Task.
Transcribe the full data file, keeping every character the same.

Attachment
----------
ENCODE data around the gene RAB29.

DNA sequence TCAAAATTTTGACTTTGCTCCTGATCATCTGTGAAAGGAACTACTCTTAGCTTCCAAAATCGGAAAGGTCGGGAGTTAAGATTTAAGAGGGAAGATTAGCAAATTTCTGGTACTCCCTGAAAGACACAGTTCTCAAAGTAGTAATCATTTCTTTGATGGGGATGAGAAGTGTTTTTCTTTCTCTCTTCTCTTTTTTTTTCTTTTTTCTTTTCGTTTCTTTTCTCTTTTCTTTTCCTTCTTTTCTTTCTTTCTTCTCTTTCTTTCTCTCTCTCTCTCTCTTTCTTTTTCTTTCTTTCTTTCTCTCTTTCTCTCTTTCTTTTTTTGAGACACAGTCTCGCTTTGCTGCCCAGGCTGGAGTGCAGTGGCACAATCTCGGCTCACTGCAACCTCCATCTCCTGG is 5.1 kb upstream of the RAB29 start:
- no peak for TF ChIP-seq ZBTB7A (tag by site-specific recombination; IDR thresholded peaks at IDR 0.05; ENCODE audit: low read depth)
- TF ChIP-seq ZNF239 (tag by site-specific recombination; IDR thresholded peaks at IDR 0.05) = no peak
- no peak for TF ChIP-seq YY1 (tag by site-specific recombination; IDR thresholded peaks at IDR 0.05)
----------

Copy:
ENCODE data around the gene RAB29.

DNA sequence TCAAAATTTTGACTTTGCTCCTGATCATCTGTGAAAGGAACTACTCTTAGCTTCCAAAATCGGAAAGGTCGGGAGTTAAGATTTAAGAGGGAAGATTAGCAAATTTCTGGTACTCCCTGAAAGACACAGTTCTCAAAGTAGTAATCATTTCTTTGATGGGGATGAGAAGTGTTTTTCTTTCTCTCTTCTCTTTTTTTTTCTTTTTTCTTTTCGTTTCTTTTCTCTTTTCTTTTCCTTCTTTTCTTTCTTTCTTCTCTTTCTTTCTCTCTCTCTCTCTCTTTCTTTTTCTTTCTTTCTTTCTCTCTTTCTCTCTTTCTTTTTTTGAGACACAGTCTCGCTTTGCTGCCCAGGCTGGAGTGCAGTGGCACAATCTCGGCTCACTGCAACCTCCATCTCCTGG is 5.1 kb upstream of the RAB29 start:
- no peak for TF ChIP-seq ZBTB7A (tag by site-specific recombination; IDR thresholded peaks at IDR 0.05; ENCODE audit: low read depth)
- TF ChIP-seq ZNF239 (tag by site-specific recombination; IDR thresholded peaks at IDR 0.05) = no peak
- no peak for TF ChIP-seq YY1 (tag by site-specific recombination; IDR thresholded peaks at IDR 0.05)